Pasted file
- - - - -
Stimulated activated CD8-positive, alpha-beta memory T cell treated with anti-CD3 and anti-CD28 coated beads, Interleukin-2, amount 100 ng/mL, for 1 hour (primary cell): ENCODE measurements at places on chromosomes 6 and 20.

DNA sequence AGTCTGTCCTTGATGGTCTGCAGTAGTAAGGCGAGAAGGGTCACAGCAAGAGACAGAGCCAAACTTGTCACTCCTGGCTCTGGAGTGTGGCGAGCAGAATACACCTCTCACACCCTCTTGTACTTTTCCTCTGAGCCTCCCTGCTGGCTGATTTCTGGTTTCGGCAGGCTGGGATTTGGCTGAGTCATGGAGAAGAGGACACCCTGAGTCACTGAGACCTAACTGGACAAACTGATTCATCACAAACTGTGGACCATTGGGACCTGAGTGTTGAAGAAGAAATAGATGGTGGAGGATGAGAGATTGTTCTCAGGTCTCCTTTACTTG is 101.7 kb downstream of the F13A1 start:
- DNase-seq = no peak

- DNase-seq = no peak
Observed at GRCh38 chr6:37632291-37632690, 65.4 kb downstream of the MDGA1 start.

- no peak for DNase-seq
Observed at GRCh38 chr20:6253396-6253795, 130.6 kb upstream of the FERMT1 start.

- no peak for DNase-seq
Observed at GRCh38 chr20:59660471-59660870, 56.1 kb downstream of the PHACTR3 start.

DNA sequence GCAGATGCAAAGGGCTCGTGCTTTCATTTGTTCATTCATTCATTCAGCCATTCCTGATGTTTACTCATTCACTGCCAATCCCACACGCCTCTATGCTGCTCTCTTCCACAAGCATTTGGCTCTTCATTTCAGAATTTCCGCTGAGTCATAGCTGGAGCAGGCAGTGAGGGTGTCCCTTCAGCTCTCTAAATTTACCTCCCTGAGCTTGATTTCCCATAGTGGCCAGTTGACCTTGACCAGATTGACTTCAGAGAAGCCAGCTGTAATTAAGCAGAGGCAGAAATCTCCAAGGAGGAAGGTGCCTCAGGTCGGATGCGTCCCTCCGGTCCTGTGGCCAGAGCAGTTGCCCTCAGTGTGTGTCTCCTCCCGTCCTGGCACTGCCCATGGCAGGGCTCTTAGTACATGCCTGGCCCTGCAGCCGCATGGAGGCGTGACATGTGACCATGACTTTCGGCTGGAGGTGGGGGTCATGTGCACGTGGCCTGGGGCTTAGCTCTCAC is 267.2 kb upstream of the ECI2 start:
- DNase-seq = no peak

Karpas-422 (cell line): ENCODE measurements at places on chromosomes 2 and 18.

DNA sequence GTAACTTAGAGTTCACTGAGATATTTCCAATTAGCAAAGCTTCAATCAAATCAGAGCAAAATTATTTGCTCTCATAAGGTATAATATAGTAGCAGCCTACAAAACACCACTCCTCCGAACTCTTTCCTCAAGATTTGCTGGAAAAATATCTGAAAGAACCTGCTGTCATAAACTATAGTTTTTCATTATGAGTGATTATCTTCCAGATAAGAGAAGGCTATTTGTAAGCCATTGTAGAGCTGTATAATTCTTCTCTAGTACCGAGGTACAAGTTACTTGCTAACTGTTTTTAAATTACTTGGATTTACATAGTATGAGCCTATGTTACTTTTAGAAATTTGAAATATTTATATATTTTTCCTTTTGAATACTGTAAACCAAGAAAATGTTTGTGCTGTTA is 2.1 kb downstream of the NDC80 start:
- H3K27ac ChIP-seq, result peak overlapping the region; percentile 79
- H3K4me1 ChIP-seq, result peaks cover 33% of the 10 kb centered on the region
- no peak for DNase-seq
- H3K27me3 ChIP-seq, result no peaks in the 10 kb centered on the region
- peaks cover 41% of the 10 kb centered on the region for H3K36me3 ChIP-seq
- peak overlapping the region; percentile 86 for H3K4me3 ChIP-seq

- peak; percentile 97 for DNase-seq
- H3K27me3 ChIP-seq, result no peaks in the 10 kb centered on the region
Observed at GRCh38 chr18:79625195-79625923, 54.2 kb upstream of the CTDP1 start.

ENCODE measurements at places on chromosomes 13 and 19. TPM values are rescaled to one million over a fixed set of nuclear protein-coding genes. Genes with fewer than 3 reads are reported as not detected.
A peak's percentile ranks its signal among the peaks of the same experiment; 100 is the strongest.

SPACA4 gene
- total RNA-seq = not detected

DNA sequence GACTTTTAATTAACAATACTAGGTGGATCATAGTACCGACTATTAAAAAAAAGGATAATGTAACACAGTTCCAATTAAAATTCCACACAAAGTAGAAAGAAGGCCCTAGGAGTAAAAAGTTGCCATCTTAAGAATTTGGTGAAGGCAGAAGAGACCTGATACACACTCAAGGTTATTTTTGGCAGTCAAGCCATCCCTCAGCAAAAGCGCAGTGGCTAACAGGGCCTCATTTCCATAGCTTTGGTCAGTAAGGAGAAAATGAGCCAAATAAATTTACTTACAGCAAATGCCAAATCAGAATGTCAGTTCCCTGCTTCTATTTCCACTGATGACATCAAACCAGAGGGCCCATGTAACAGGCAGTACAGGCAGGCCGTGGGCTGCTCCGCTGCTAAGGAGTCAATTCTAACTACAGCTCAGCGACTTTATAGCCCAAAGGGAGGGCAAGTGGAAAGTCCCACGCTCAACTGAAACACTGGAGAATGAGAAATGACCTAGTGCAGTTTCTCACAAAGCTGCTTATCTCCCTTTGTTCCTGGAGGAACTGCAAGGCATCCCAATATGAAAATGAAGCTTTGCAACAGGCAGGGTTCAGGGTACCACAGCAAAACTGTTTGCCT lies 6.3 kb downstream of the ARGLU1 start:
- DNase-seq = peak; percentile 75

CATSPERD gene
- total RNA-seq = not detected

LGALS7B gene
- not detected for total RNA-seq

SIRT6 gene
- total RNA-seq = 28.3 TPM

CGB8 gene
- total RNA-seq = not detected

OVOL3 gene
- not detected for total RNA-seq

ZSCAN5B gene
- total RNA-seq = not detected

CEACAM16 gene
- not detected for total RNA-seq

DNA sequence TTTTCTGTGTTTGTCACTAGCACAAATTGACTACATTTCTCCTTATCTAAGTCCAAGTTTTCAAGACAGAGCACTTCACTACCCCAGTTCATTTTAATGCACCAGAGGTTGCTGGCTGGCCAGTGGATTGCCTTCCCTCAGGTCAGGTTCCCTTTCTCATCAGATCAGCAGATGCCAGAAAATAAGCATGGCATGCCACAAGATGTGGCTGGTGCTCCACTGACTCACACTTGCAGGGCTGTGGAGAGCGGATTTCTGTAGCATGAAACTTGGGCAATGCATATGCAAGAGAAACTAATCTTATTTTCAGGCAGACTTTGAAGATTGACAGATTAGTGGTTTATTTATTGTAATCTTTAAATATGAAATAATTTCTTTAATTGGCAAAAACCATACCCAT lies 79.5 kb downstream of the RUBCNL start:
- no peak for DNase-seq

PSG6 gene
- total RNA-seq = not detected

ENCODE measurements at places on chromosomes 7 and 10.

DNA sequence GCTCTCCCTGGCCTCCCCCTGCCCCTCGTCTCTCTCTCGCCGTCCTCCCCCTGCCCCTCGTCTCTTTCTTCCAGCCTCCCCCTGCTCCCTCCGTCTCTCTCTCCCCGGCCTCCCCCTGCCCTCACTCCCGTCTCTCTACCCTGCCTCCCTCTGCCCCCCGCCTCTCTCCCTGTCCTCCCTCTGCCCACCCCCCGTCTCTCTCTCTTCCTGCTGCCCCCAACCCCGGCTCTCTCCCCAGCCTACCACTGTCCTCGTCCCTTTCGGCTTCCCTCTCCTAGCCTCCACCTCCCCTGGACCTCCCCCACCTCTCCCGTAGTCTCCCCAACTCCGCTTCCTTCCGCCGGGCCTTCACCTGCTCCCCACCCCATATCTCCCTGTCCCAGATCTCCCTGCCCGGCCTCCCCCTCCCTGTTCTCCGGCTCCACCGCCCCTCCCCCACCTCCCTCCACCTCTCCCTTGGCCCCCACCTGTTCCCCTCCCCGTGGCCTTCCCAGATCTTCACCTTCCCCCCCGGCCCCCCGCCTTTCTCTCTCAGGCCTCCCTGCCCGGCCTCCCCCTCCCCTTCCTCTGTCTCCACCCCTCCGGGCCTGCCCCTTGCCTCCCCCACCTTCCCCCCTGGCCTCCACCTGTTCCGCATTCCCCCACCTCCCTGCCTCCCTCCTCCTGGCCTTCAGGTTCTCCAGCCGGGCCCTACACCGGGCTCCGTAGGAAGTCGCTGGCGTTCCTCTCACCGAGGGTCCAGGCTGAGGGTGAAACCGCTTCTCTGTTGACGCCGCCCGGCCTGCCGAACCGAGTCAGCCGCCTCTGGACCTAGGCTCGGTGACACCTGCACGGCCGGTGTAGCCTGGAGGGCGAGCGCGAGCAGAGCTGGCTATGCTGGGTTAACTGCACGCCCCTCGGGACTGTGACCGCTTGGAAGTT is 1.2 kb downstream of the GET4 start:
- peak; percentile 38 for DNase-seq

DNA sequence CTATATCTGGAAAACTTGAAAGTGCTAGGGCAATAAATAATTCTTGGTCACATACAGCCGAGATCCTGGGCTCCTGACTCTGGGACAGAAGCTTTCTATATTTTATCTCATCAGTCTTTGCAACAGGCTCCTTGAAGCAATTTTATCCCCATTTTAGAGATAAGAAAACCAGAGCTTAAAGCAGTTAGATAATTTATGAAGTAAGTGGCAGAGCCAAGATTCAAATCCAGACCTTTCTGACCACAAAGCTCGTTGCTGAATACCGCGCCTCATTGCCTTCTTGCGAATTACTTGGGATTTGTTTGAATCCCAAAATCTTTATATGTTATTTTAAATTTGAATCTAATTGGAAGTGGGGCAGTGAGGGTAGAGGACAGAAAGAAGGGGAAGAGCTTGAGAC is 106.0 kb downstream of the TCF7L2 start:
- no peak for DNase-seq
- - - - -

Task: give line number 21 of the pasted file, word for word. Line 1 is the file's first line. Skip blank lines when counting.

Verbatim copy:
- H3K27me3 ChIP-seq, result no peaks in the 10 kb centered on the region